The first time anything new and creative is proposed, it gets labeled. And the label put on these novelties is likely to be “risky.” Can’t you just hear it?
“Let me get this straight, Orville. You and Wilbur are building a machine that will do what? Heavier–than–air flying machines are the riskiest hoax anybody ever palmed off on two gullible boys like you Wrights. Get a real job!”
Or maybe it was somebody’s harebrained idea of talking pictures, black and white children attending the same school, or people walking on the moon. More than one person was berated simply for giving voice to such “silly” ideas.
It turns out that some of the people who dared to propose such outlandish possibilities are now regarded as geniuses, revolutionaries, heroes. And it was only because they dared to question others and to question themselves. They challenged the limitations others were willing to accept without dispute.
Certainly, there is something in your profession or business, family, or church that could be done better—a situation could be more productive; a relationship could be healthier; an objective could be clarified; some lofty ideal to which all in the group give lip service could actually be implemented. But I warn you up front, like restoring a car or house, it will take twice as long as you think, cost far more than you anticipate, and strain every important relationship in your life!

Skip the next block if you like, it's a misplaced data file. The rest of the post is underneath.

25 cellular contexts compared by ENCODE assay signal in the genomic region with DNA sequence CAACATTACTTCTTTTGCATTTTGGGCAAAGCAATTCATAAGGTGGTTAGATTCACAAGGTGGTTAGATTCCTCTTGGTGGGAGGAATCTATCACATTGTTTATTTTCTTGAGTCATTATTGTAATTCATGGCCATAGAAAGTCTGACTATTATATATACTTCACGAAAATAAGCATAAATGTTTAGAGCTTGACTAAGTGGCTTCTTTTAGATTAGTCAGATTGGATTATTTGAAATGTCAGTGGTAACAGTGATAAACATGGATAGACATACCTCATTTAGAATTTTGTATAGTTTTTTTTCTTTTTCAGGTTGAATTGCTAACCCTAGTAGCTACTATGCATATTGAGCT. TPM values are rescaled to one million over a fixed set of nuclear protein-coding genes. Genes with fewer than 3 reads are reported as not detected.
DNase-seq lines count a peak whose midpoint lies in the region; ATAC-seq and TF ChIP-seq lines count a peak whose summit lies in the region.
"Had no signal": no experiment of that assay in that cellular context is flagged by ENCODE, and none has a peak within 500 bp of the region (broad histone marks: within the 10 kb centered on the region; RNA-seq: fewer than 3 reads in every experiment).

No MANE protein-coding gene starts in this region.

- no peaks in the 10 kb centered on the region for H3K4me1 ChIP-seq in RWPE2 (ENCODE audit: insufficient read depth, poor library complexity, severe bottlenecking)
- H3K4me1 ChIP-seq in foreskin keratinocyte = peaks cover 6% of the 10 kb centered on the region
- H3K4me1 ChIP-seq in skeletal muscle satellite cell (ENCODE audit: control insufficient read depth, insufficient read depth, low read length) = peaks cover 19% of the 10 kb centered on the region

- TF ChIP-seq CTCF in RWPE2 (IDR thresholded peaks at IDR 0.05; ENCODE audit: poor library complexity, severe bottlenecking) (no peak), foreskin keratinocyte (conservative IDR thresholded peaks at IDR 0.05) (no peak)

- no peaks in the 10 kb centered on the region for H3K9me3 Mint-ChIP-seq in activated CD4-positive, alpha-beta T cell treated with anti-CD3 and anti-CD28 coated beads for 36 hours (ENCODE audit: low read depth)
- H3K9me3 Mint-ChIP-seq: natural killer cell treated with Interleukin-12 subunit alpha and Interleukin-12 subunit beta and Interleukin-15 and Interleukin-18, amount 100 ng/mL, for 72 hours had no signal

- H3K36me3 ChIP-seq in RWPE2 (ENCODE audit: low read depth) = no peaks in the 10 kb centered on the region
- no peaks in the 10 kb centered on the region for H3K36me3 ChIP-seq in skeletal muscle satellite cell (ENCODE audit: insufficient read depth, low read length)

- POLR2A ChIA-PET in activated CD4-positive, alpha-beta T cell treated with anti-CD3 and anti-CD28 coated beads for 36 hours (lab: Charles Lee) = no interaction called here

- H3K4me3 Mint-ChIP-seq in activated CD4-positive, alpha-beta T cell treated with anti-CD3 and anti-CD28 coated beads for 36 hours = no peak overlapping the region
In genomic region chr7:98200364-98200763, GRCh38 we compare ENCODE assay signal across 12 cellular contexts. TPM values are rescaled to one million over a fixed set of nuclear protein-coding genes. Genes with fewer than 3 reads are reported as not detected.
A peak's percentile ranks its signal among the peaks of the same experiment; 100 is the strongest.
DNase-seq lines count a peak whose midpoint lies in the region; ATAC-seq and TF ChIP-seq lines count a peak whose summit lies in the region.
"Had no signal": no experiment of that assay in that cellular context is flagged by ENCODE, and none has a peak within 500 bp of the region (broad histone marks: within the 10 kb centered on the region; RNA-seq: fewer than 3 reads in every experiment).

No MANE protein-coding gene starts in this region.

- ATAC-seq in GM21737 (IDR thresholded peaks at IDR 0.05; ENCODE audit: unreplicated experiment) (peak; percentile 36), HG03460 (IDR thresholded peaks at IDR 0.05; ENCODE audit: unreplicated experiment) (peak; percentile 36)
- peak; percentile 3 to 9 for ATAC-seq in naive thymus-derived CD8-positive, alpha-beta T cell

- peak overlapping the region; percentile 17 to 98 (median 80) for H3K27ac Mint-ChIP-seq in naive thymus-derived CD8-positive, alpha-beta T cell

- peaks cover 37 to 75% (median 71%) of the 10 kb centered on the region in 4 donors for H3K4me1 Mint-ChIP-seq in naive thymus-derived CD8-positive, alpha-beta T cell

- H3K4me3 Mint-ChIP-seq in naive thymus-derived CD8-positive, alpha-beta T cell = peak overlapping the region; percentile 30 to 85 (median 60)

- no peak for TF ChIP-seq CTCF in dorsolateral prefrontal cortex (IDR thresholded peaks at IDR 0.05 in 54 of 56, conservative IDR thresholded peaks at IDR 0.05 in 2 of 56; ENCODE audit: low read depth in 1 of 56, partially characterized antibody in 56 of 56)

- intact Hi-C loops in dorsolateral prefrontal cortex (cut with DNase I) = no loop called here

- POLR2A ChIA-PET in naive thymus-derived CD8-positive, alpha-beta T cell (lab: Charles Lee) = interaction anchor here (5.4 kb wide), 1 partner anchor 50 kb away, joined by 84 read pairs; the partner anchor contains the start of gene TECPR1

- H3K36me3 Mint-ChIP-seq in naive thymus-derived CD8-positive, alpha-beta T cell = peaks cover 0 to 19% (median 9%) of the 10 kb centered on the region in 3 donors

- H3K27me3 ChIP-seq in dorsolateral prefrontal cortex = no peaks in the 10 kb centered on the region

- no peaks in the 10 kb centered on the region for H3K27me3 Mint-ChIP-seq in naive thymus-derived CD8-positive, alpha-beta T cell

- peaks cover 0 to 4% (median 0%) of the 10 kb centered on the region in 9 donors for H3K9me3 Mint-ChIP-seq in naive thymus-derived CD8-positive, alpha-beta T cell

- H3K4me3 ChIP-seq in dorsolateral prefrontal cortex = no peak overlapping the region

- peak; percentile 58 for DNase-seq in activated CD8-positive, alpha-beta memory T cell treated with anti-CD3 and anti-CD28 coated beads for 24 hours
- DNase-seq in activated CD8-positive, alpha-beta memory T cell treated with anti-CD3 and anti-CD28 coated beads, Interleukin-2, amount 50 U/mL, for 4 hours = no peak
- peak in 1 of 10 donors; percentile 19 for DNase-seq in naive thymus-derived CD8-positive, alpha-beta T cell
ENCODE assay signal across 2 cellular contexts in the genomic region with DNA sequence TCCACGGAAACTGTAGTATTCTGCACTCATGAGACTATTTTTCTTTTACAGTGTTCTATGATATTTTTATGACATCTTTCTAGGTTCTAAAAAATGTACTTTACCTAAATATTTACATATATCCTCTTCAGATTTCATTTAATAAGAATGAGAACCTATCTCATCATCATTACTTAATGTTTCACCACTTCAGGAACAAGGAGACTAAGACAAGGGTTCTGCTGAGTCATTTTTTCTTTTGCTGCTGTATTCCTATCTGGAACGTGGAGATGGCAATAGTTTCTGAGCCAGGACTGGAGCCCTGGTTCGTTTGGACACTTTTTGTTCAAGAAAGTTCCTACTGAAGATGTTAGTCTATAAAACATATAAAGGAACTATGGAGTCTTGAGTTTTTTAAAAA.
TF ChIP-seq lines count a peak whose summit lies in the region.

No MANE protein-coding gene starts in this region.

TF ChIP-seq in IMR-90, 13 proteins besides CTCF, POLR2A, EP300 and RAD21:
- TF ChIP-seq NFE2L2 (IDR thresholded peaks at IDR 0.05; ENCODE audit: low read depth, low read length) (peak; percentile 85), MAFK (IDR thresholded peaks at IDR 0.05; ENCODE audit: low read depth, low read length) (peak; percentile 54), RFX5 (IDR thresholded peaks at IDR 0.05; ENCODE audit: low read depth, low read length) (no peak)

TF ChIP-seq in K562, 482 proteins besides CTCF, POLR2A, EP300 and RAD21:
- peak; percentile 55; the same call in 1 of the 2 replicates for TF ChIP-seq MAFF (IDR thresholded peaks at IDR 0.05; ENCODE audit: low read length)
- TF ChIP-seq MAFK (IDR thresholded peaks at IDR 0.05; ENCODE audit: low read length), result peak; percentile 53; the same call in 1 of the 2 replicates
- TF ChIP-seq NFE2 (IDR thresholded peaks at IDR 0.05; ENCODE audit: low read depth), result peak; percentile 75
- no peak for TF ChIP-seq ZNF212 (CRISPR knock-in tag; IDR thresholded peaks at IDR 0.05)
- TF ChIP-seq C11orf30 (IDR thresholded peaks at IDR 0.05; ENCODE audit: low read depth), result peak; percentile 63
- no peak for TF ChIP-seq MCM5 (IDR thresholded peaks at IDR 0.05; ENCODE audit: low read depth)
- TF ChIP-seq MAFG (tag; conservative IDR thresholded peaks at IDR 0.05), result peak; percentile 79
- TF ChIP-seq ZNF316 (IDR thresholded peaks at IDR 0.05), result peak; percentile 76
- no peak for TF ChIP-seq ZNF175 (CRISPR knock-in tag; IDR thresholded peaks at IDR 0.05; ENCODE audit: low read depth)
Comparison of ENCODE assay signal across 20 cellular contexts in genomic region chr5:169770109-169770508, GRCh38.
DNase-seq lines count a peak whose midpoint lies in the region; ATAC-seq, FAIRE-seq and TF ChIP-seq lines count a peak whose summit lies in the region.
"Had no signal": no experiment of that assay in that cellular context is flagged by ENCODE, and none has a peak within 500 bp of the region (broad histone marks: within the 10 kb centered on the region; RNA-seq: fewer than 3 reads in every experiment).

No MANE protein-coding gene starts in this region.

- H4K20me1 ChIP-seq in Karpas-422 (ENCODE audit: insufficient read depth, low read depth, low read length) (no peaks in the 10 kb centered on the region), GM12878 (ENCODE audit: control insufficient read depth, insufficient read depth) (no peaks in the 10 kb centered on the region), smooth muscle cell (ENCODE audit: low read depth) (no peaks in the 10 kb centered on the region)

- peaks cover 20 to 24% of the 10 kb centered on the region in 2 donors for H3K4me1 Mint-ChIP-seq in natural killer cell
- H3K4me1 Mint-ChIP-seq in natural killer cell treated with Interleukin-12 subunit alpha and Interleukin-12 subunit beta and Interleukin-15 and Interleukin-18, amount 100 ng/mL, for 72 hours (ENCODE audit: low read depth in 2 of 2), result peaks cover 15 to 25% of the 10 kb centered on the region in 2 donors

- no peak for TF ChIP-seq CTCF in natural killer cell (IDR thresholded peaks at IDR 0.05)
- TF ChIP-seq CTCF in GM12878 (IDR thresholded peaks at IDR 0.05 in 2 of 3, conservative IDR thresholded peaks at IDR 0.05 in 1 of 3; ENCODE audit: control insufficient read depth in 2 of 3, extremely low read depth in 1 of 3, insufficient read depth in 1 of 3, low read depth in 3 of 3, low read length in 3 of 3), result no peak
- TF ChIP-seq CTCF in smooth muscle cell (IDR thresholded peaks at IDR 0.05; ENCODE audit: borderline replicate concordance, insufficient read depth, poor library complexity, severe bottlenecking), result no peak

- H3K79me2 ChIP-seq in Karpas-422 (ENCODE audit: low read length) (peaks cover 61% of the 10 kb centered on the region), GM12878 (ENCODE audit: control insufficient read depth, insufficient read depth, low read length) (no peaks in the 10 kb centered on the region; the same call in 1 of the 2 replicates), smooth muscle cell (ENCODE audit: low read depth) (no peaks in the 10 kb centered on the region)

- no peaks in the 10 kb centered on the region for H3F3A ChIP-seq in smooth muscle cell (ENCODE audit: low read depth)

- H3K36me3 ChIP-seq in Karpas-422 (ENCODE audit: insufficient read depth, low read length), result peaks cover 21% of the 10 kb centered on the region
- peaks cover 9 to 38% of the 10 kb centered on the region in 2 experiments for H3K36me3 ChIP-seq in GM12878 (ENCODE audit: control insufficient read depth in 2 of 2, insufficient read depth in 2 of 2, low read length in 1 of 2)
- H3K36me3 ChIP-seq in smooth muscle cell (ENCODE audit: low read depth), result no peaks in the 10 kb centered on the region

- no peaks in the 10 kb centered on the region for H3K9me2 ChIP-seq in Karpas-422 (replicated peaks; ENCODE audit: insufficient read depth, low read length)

Only you can decide if it will be worth it to undertake something so ambitious and costly. There will be false starts. There will be embarrassing mistakes along the way. But the potential outcome could be as important to your personal situation as the achievements of the Wright brothers, Rosa Parks, and Neil Armstrong were to their time and place.
The problem with our world is not that there are no more frontiers to challenge and conquer. It’s that there are too few explorers. There are too few people willing to ask the obvious questions and challenge the traditional wisdom. In a word, too few of us want to take the risks that could make us look stupid.
With no irreverence intended, I’m certain people used that term with Jesus. They called him demon–possessed and crazy, a blasphemer, and an insurrectionist, all because he dared to question conventional wisdom and practices.
If you are fortunate enough to have a dream in your heart, be willing to make mistakes in pursuit of it. Be a risk–taker. You just may change the world.
by Rubel Shelly